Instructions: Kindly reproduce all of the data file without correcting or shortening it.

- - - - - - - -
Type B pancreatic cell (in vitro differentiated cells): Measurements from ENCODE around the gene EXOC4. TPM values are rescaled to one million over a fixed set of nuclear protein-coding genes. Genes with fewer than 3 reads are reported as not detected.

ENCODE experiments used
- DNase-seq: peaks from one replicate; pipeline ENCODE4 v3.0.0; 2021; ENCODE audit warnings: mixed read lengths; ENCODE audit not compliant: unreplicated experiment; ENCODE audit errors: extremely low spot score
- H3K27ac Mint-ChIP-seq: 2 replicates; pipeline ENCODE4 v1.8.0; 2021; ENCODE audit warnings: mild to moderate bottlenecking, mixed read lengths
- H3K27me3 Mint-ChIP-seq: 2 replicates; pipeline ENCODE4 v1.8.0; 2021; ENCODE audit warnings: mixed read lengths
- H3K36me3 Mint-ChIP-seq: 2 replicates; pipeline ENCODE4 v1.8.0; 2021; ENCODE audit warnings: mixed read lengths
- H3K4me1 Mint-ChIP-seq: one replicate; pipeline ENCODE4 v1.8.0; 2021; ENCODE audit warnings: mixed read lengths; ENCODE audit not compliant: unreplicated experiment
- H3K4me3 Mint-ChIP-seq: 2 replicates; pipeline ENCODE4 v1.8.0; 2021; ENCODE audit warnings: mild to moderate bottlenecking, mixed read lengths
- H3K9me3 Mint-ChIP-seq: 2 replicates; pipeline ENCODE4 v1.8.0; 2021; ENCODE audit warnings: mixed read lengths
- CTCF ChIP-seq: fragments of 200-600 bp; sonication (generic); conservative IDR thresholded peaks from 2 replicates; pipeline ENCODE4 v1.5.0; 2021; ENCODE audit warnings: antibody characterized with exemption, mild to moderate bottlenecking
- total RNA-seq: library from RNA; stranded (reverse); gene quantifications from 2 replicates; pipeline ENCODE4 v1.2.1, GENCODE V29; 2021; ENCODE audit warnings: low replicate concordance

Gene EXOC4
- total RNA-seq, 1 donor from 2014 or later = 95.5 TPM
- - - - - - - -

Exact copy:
Type B pancreatic cell (in vitro differentiated cells): Measurements from ENCODE around the gene EXOC4. TPM values are rescaled to one million over a fixed set of nuclear protein-coding genes. Genes with fewer than 3 reads are reported as not detected.

ENCODE experiments used
- DNase-seq: peaks from one replicate; pipeline ENCODE4 v3.0.0; 2021; ENCODE audit warnings: mixed read lengths; ENCODE audit not compliant: unreplicated experiment; ENCODE audit errors: extremely low spot score
- H3K27ac Mint-ChIP-seq: 2 replicates; pipeline ENCODE4 v1.8.0; 2021; ENCODE audit warnings: mild to moderate bottlenecking, mixed read lengths
- H3K27me3 Mint-ChIP-seq: 2 replicates; pipeline ENCODE4 v1.8.0; 2021; ENCODE audit warnings: mixed read lengths
- H3K36me3 Mint-ChIP-seq: 2 replicates; pipeline ENCODE4 v1.8.0; 2021; ENCODE audit warnings: mixed read lengths
- H3K4me1 Mint-ChIP-seq: one replicate; pipeline ENCODE4 v1.8.0; 2021; ENCODE audit warnings: mixed read lengths; ENCODE audit not compliant: unreplicated experiment
- H3K4me3 Mint-ChIP-seq: 2 replicates; pipeline ENCODE4 v1.8.0; 2021; ENCODE audit warnings: mild to moderate bottlenecking, mixed read lengths
- H3K9me3 Mint-ChIP-seq: 2 replicates; pipeline ENCODE4 v1.8.0; 2021; ENCODE audit warnings: mixed read lengths
- CTCF ChIP-seq: fragments of 200-600 bp; sonication (generic); conservative IDR thresholded peaks from 2 replicates; pipeline ENCODE4 v1.5.0; 2021; ENCODE audit warnings: antibody characterized with exemption, mild to moderate bottlenecking
- total RNA-seq: library from RNA; stranded (reverse); gene quantifications from 2 replicates; pipeline ENCODE4 v1.2.1, GENCODE V29; 2021; ENCODE audit warnings: low replicate concordance

Gene EXOC4
- total RNA-seq, 1 donor from 2014 or later = 95.5 TPM